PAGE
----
COMP 765: Intelligent Robotics, Winter 2019
COMP 765 is a research seminar on Intelligent Robotics: the intersection of rocket science and the latest machine learning on-board systems that can sense the world and act upon it. The class will begin with lectures on definitional problems and algorithms in robotics. We will then transition to mixed student-lead and instructor-lead discussions of recent developments in research and in practice. The emphasis is on algorithms, probabilistic reasoning, learning to improve behaviors using data, and decision making under uncertainty, as opposed to electromechanical systems design.
News
- Jan 9, 2019 Please fill out the Welcome Survey which will be used to tailor the seminar to interests of the group this year.
- Jan 7, 2019 Welcome to the course!
Overview
We will broadly cover the following areas:- Sensing and Estimation: robots (like humans) sense their surroundings through limited, imprecise measurements. What algorithms are needed to give robots the ability to reason accurately about the world?
- Control and Planning: how can we compute the state-(in)dependent commands that can bring a robotic system from its current state to a desired state, when models of the robot and its environment are available?
- Decision Making Under Uncertainty: how can the same problems be solved when our model knowledge is missing or imprecise? In particular, what motion strategies best complement our probabilistic estimators, for example by gathering useful information or acting conservatively?
- Learning for Robotics: how can we use data to learn models for a robot's continuous time series data in case these are not known in advance?
- Heirarchical Decision Making: how can tasks with longer time-scale or for larger target systems be factored productively into multiple levels of reasoning?
- Human-robot Interaction: how can we make programming robots easy? Can robots learn from the way humans perform and describe tasks? Can we achieve super-human performance? Can robots teach humans how to best perform or reason about tasks?
Seminar Format
The class will be a mix between lecture-style teaching and student-lead discussion. In each unit, I will lead things off by presenting standard material given in textbooks, covering the theory and analysis with basic examples. We will then transition to the state-of-the-art in the area, with the end of the unit featuring presentations of important recent papers following the PROPONENT, OPPONENT, REPRODUCER format to be described in class.
Schedule
NOTE: Following the seminar course style, the material is taylored to the interests of the class each year, and there are numerous opportunities for student-lead discussion. For now this is a rough initial schedule to allow course selection, to be refined after the Welcome Survey and discussion during the first few classes.
Date | Topics | Slides | References |
---|---|---|---|
Jan 7 |
Introduction Motivation and course sylabus |
1 - Introduction |
PR Chapter 1. |
Jan 9 |
Spatial Representations Kinematics and Dynamics |
2 - Spatial Representation (pdf) (pptx) | PR Chapter 5. |
Jan 14 |
Estimation under uncertainty Sensing uncertainty, Bayesian filters |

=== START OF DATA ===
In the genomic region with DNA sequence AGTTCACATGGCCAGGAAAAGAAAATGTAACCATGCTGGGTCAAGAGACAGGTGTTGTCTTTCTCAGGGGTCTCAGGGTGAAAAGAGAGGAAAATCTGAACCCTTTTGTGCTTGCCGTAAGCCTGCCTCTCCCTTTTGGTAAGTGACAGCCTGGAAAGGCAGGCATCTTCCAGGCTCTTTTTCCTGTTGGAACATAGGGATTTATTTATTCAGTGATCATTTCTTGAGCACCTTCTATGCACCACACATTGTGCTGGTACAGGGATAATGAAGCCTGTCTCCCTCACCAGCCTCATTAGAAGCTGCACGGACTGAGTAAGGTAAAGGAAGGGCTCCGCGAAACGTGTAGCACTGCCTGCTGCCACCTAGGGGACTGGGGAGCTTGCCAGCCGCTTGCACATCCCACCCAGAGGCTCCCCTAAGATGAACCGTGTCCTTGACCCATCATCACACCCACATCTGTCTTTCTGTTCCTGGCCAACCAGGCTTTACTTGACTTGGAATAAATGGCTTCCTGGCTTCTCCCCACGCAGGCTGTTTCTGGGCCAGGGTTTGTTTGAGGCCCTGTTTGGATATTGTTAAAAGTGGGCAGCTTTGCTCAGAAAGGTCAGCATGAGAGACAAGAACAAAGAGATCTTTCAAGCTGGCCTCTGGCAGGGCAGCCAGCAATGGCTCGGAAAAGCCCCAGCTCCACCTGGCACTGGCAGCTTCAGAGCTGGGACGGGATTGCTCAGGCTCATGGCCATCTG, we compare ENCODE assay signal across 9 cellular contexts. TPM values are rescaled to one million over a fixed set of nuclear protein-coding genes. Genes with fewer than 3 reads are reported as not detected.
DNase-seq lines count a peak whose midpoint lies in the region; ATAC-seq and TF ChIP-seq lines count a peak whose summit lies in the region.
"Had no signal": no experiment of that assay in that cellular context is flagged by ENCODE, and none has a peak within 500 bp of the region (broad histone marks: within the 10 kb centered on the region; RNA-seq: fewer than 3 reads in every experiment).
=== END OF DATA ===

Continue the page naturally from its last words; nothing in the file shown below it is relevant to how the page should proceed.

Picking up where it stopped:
3 - Estimation Intro | PR Chapters 2. |
Jan 16 |
Kalman Filters Derivation and analysis, implementation concerns, EKF, sigma-points |
4 - Particle and Kalman Filters | PR Chapter 3 |
Jan 21 |
Particle Filters Importance sampling, analysis, efficient resampling methods |
4 - Particle and Kalman Filters | PR Chapter 4 |
Jan 23 |
Modern Localization and Mapping Rao-Blackwellized Particle Filtering, large-scale sparse graph optimizers, mapping an entire city. |
5 - Mapping |
PR Section 3 |
Jan 28 to Feb 13 |
Control and Planning Control theory, ODE background, PID, MDPs, dynamic programming, LQR, trajectory optimization, stability, controllability, POMDPs. Discrete planning: search and DP, symbolic planning. Continuous planning: sampling-methods, geometric approaches. |
PLAN text, selected chapters | |
Feb 18 to March 13 | Learning for Robotics Building blocks: Linear regression, Gaussian Processes, Bayesian Deep Nets. Learning to control: Model-based RL, End-to-end Deep RL. Active learning, black-box optimization applied to probabilistic search. |
GPforML text, selected chapters | |
March 18 to April 3 |
Interacting with Humans Imitation learning including LfD, IRL and AfP. HRI for home robots, self-driving and robots in the workplace. Safety assessment of intelligent robots. Collaborative and Cloud Robotics. |
||
Dec 5 | Project Demonstrations and Wrap-Up |
Marking scheme
- 3 assignments worth 10% each = 30%
- 3 in-class presentations worth 10% each = 30%
- The first as a PROPONENT, who presents the main content of the paper and gives its positive aspects
- The second as an OPPONENT, who focuses on the weaknesses or limitations of the paper, perhaps drawing on aspects where the related work is stronger
- The third as a REPRODUCER, who has tried the authors code or data (or re-implemented aspects of the paper) and reports on this experience
- 1 final project written report worth 40%
Recommended, but optional, textbooks
- Probabilistic Robotics, by Thrun, Fox, and Burgard (PR in the outline)
- Planning Algorithms, by Lavalle (PLAN in outline)
- Gaussian Processes for Machine Learning, by Rasmussen and Williams (GPforML in the outline)
- Computational Principles of Mobile Robotics, 2nd edition, by Dudek and Jenkin
- Robotics, Vision, and Control, by Corke
- Introduction to Autonomous Mobile Robots, by Siegwart, Nourbakhsh, Scaramuzza
Related courses
- Pieter Abbeel's course
- Sebastian Thrun's Udacity course
- Related sections from Stephen Boyd's linear systems course
- Related sections from Russ Tedrake's underactuated robotics course